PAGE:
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Global Insurance Accelerator names newest cohort

The six startups converging on Des Moines next week for the Global Insurance Accelerator will do so with a guaranteed place to sleep.

For the first time, the accelerator will offer its participants subsidized housing for the duration of the 100-day program. It’s a new amenity for the insuretech-focused program that will give the startups a home just a block away from the GIA’s offices in Des Moines’ East Village.

The GIA announced its third cohort Tuesday. This year’s participating startups include:

  • Find Bob from Toronto, Ontario: a business transition and succession planning tool for insurance agents and financial advisers.
  • InsuranceMenu from Boston, Massachusetts: a data-based platform to handle benefits for small businesses and local insurance agents.
  • MotionsCloud from Munich, Germany: a mobile platform to streamline the insurance claim process.
  • RE-Sure from Detroit, Michigan: a app-based, on-demand insurance product utilizing the blockchain.
  • Sentrys from Belgrade, Serbia: a data-protection platform for consumers, insurance companies and vehicle manufacturers.
  • ViewSpection from Tucson, Arizona: a platform for agents, policyholders and underwriting, claims and loss control departments to share information.

Managing Director Brian Hemesath said the housing became an option due to additional funding. The GIA starts its third cohort with 10 total investors, each providing $100,000 a year.

The GIA has also hired Megan Brandt to handle communications and work with the program’s list of mentors. Two interns from Drake University will be on staff to aid this year’s startups.

The accelerator is taking in three startups from outside the U.S. this year, compared to two each the past two years. Even so, Hemesath said the GIA is not picking companies solely based on where they’re from.

“There’s no intention behind the geography. Good ideas are good ideas,” Hemesath said. In addition, the product each company develops, he said, needs to apply to the U.S. market, regardless of where they are headquartered.

Hemesath said five of the six startups this year enter the program with products already developed.

“Our ideal company is a post-product, early (or) no revenue” business, he said.

The cohort will finish its time with the GIA during a demo day at the 2017 Global Insurance Symposium in Des Moines in April.

Matthew Patane is the managing editor and co-founder of Clay & Milk. Send him an email at

1 Comment

  • John
    Posted January 14, 2017 at 3:16 pm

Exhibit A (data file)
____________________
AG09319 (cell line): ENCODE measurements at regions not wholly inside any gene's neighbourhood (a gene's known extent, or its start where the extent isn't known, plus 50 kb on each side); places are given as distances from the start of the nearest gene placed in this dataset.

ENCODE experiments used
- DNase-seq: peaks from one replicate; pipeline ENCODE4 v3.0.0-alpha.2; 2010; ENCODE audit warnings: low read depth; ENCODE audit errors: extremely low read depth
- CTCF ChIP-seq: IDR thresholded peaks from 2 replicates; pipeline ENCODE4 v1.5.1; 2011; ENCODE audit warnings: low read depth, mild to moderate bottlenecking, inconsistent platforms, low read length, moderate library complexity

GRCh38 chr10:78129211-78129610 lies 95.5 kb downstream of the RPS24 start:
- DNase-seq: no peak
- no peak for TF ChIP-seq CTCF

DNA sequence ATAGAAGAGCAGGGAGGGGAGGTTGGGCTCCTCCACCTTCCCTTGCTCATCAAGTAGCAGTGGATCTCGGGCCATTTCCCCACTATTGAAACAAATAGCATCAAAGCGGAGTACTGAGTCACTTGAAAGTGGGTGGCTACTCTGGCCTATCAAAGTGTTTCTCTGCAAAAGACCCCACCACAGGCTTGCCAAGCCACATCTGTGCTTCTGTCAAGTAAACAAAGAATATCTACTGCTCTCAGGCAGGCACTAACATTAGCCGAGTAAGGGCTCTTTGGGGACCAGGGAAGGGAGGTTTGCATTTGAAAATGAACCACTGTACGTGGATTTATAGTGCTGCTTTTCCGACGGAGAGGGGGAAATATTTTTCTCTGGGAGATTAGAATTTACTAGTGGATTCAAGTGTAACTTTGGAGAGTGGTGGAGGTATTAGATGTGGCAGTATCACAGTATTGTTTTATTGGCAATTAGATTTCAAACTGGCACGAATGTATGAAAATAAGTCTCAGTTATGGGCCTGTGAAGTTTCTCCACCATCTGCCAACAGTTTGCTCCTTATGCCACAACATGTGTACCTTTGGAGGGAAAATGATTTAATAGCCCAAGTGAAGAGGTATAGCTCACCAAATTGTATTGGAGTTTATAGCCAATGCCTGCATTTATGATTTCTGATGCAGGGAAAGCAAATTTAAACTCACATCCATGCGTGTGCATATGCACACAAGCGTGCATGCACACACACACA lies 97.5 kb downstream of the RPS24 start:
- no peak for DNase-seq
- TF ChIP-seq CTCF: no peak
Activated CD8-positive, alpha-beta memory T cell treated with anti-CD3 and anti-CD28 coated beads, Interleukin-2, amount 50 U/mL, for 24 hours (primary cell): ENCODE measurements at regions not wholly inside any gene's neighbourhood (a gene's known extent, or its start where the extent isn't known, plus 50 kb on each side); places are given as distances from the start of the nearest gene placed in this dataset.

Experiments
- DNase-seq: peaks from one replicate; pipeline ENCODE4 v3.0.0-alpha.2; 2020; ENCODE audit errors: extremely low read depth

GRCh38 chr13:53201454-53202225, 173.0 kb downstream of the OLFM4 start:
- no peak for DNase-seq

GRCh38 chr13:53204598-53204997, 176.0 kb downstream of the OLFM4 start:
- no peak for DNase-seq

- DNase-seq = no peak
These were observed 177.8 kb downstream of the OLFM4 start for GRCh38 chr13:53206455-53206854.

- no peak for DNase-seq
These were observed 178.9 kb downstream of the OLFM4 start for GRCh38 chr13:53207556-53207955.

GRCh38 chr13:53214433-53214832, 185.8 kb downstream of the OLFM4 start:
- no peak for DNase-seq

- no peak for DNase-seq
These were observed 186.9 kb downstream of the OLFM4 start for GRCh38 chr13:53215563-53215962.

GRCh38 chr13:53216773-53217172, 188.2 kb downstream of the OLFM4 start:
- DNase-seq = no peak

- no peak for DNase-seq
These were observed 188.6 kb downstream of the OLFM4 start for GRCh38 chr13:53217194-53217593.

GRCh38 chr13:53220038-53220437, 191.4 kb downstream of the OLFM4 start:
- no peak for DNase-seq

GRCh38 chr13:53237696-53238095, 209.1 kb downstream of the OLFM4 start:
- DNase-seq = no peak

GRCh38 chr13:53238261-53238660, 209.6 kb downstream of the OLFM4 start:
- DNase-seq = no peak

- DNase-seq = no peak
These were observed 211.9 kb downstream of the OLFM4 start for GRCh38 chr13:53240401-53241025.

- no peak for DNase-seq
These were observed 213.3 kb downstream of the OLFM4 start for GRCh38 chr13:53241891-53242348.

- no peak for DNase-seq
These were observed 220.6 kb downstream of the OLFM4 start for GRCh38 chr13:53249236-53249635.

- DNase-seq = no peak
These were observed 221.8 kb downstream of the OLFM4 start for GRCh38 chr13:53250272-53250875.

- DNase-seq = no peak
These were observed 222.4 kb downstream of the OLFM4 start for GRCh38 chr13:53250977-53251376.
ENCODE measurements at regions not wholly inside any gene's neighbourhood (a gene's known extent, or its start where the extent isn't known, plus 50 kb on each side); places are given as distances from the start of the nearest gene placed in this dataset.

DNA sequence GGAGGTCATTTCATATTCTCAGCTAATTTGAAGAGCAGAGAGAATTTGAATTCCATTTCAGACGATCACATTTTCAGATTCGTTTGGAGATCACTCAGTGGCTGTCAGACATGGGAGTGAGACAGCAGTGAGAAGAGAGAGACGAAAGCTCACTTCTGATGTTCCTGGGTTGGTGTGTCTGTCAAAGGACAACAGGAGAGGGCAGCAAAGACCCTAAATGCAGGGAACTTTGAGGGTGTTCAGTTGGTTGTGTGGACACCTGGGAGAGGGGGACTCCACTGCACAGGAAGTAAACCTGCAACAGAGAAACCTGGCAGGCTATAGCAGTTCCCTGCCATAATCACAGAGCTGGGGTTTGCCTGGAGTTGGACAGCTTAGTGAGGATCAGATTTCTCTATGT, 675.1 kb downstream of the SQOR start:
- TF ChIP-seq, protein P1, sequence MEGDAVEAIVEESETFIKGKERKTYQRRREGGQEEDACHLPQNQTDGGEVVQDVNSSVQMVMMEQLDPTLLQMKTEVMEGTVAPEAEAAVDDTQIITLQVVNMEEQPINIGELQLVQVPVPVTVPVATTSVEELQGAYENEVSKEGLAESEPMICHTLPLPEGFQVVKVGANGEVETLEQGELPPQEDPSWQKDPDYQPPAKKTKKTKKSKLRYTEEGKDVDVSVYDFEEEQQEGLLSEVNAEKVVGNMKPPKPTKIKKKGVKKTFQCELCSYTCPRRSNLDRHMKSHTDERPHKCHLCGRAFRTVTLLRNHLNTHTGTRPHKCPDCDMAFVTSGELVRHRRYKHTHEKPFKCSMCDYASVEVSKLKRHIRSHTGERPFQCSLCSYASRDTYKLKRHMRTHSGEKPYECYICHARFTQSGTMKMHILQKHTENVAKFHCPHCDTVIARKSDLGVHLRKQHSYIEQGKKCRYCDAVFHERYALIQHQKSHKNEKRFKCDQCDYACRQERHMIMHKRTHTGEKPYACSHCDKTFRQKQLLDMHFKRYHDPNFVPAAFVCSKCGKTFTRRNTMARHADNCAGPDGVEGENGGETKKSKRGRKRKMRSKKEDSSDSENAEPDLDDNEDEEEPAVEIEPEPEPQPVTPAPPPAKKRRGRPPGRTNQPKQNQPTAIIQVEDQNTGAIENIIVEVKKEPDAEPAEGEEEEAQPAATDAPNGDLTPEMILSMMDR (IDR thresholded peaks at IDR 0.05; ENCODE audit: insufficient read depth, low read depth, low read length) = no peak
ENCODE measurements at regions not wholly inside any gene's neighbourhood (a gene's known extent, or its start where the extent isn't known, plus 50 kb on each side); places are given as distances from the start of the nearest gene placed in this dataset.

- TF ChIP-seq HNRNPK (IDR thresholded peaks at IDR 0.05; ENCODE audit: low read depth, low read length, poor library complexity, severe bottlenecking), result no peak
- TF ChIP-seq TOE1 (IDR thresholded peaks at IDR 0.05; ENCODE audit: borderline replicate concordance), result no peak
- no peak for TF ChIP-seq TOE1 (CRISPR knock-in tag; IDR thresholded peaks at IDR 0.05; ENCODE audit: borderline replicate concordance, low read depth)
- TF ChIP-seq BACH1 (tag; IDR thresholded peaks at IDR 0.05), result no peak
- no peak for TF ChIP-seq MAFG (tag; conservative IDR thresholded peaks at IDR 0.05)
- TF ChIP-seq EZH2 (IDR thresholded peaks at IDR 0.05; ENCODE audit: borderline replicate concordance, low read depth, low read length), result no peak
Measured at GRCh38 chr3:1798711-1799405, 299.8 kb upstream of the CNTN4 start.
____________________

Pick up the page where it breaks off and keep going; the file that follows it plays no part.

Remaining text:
Do the startups move to Des Moines for the program?

Comments are closed.

Global Insurance Accelerator names newest cohort | Clay & Milk
A central Iowa ag-tech accelerator has secured more backers and finally has a name. The Greater Des Moines Partnership first announced the accelerator last year, naming four initial investors. On Monday, the Partnership said the program will be called the "Iowa AgriTech Accelerator" and named three new investors. The new investors include Grinnell Mutual, Kent Corp. and Sukup Manufacturing, all Iowa companies. They join investors Deere & Co., Peoples Co., Farmers Mutual Hail Insurance Co. and DuPont Pioneer. Each investor has agreed to put up $100,000 for the first year of the accelerator. Startups entering the program will receive $40,000 in seed funding in exchange for 6 percent equity. Tej Dhawan, an angel investor and local startup mentor, is serving as interim director until the AgriTech Accelerator names a permanent leader. Dhawan held a similar role with the GIA before Brian Hemesath was named as managing director. As interim director, Dhawan said his main job includes hiring the accelerator's executive director, establishing a business structure and initial recruiting for the first cohort. The accelerator will place few filters, such as location and product, on the applicant pool, Dhawan said. "When you’re seeking innovation, innovation can come from every corner of the world so why restrict ourselves," he said. One area the the AgriTech Accelerator won't recruit from is biotech. For its first cohort, the AgriTech Accelerator will work out of the GIA's space in Des Moines' East Village, Dhawan said. A future, permanent home is still to be decided. The accelerator's program will host startups from mid-July through mid-October, ending with an event connected to the annual World Food Prize. The GIA, which the AgriTech Accelerator is based on, also ends with presentations at an industry event. The accelerator has also started lining up a mentor pool. The Iowa Corn Growers Association, Iowa Soybean Association and the Iowa Pork Producers Association have agreed to provide mentors, as has Iowa State University. While the AgriTech Accelerator is loosely based off of the GIA, it will differ in its business structure, Dhawan said. The GIA runs through a for-profit model for both operations and its investment fund. The AgriTech Accelerator will have a nonprofit model for its operations and a for-profit setup for its fund. Dhawan said the nonprofit model is being used so the accelerator can better work with other nonprofit partners, such as trade associations. "These are all organizations that are nonprofits and can be amazing stakeholders without ever having to be investors in the accelerator," he said. "It becomes easier to work with trade associations in their nonprofit role when we are also a nonprofit." When it's up and running, the AgriTech Accelerator would be one of a handful of ag-focused startup development programs in Iowa. Others include the Ag Startup Engine out of Iowa State University and the Rural Ventures Alliance from Iowa MicroLoan. Matthew Patane is the managing editor and co-founder of Clay & Milk. Send him an email at
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